Ten years ago, I spoke with Mirjana Vrbaški about her work after she had been picked as one of the winners of the portfolio competition back then. At the time, my thinking around photography and especially the portrait was more limited than it is now. “I don’t see the portrait as having to do with the individual shown on it,” she said, “but as being a completely new territory, an amalgamation of the model, the photographer and the viewer.” This intrigued me. Over the years I have come to a similar understanding of what to expect from a photograph that shows a person.
The problem with portraits is that everybody seems to have very specific ideas about them, and everybody has their go-to artist. You have the Avedon-In-the-American-West crowd (that loves seeing stylish b/w photographs of underprivileged people), you have the Thomas-Ruff crow (that loves the idea that the portrait doesn’t say anything), you have the August-Sander crowd (that loves seeing a portrait as a very specific reflection of a sitter’s properties)… There might be others.
But rarely do you encounter artists who use the portrait as a way to talk about something completely different: an idea that’s floating somewhere, that’s hard to pin down while being very specific at the same time. A portrait’s specificity makes it very hard to get into this territory. How can the depiction of a person whose face (posture, gender, …) telegraphs a multitude of things not be about that? How can it be about something else, something that exists in the larger public sphere that photographer, sitter, and viewer share?
That’s essentially the area described by this artist’s portraits (Verses of Emptiness). “Described” isn’t a good word, because there is no description. But I like it a lot better than the word “explored”, because I don’t think this photographer explores anything. When you talk to her about her work, she is very, very specific about what she wants from these pictures. They’re about a specific feeling that is difficult to express directly, but that is so straightforward to see especially when one is facing an framed print.
I don’t know whether the photographs that are part of 7/8 would be considered as landscapes. For sure, they show part of a landscape — sunlit trees in what look like forests. But affixing a label to them ultimately would only lead to the same problem that I outlined above: these pictures are not about what they show. While they visually describe parts of forests, their main purpose is to evoke feelings.
That said, in the area of landscape photography (or art in general actually), this idea covers well-known territory. For a long time, writes of all kinds (philosophers, art historians, etc.) have summed up a large part of what a landscape in a painting or photograph can do using the term “the sublime”. 7/8 operates in this general area. In fact, despite the vast differences in subject matter, even in photographic style, there is a strong overlap with feelings evoked by the portraits in Verses of Emptiness. In some ways, this is not particularly surprising, given that most artists work with a very specific sensibility that will lead their work to similar themes (however different it might look at first).
Odd Time, a book that contains both bodies of work, thus only at first glance looks like a mid-career survey (full disclosure: the book was published by Kerber Verlag, which also produced my first photobook, Vaterland). It is that in the technical sense. But in part through its production, it not only makes the connection between the two bodies of work clear, it also amplifies them greatly.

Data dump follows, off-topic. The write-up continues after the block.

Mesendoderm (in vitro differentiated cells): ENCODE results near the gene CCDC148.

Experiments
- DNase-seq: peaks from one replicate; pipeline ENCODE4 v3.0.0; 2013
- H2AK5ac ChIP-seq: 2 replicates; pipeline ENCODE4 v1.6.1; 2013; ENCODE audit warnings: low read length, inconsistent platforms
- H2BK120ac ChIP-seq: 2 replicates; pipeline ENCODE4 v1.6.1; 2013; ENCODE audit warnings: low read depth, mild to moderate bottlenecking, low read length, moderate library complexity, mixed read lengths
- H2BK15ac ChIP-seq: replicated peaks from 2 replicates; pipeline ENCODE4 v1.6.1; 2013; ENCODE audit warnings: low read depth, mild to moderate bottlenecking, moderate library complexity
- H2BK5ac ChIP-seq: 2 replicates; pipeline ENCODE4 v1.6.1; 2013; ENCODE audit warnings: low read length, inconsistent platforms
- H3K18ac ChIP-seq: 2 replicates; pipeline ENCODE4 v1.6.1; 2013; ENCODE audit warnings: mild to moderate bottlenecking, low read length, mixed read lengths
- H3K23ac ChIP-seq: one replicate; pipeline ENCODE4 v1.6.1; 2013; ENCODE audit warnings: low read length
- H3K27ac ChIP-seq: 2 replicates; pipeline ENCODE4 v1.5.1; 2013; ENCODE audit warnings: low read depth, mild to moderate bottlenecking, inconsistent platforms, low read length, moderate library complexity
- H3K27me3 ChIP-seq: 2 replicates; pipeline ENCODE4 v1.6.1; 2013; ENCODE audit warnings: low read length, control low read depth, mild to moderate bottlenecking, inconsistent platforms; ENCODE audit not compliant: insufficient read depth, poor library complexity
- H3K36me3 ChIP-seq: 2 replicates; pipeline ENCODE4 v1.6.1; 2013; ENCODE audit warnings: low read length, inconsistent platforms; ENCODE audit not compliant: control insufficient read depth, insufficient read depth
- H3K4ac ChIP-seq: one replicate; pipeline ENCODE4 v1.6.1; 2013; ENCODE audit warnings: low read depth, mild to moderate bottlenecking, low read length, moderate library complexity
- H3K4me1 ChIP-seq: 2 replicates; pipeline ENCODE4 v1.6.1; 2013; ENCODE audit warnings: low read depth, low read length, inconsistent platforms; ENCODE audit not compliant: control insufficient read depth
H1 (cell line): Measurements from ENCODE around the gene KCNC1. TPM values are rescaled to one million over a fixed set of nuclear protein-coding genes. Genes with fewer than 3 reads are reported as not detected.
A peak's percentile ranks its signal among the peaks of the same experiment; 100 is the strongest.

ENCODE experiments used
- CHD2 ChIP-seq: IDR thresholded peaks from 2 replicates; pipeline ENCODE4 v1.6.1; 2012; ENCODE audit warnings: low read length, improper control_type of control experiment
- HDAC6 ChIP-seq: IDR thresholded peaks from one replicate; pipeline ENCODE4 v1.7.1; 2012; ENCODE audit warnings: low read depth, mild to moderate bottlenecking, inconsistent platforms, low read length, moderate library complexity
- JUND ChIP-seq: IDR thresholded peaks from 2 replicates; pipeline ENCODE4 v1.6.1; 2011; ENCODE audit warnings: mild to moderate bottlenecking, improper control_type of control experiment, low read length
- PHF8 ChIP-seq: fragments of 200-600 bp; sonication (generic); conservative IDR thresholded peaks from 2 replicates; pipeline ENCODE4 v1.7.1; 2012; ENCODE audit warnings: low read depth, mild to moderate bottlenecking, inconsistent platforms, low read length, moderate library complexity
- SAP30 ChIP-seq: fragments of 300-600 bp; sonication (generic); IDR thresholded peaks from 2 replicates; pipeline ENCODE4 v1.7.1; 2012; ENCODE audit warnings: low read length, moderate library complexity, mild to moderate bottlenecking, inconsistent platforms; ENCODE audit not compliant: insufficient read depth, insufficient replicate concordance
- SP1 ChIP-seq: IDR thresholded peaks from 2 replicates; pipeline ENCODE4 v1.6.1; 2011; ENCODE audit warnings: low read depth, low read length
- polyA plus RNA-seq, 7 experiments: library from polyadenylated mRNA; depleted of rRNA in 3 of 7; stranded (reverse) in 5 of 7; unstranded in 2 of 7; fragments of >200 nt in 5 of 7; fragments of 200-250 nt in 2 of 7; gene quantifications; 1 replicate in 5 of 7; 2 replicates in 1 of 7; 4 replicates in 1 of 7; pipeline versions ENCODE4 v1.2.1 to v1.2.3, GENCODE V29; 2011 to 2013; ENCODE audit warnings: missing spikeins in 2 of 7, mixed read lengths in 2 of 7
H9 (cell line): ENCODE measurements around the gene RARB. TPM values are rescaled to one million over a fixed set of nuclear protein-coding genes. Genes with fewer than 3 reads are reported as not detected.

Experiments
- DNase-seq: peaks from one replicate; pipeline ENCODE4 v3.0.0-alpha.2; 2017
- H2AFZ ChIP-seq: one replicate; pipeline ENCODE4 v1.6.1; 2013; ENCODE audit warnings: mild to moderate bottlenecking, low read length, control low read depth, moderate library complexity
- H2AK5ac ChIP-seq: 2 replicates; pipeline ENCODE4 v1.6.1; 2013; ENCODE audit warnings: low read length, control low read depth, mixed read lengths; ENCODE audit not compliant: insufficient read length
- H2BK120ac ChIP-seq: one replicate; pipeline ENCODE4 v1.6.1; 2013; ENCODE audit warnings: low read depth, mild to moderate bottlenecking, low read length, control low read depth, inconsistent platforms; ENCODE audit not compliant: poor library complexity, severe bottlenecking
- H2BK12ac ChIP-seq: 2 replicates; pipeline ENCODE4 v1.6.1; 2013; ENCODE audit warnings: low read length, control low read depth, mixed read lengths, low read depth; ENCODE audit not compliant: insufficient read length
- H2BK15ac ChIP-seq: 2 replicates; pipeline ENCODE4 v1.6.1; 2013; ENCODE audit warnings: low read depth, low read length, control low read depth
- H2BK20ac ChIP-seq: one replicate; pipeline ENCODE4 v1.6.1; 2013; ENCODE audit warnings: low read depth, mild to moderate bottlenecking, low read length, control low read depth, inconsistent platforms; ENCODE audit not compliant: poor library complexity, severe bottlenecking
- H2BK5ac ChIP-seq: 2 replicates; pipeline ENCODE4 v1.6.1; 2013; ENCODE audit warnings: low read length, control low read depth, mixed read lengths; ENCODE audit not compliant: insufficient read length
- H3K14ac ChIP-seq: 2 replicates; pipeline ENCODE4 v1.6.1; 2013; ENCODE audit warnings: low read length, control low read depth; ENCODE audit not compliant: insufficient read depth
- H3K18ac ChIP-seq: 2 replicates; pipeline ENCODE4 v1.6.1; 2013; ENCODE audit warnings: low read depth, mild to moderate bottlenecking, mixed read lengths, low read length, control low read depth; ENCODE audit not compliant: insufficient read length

When the book is opened, the viewer encounters two text blocks. They open to their respective sides, allowing the viewer to either look at one at a time or at both together. Given there is no restriction in how the two parts can be looked at, the viewer might pair any portrait with any scene from 7/8. This makes for a mesmerizing effect that greatly enhances the work, bringing out the artist’s sensibility.
What is more, Odd Time is a modest and elegant production. I’m obviously biased, given that for my own book I wanted a relatively small and unassuming production (which serves to create a sense of intimacy with the book, while not telegraphing the importance of its art aspect). Thus, my enjoyment of the size and production don’t come out of nowhere.
Still, this doesn’t mean that I only want to look at relatively small books. A book’s size should be determined by what it is supposed to do. I was surprised when I received the book in the mail. I had assumed it would be a lot larger. I was surprised again when I realized how well the production works to have the viewer encounter what I saw and felt when I was in the presence of prints.
In many obvious ways, we live in what you could call an odd time. Right now, it actually feels like an understatement. But Odd Time, the book, takes it title from a completely different moment. It’s not the moment of unrest, of political decay, of a pandemic. It’s the moment when all of the worldly concerns fall away and when you’re in the presence of just yourself as a creature on this planet. It’s a moment of deep contemplation, a contemplation that is much needed, given it for sure would help us deal with all the disasters we’ve made ourselves face.
Seen that way, Odd Time is the perfect book for this crazy time. It allows us to center ourselves, to bring us back to what really matters. Only when we are able to be with ourselves in peace will we be able to face the perils of this world.
Odd Time; photographs by Mirjana Vrbaški; text by Koen Potgieter; 2 x 32 pages; Kerber Verlag; 2021
Rating: Photography 5.0, Book Concept 4.0, Edit 5.0, Production 4.0 – Overall 4.5
Ratings explained here.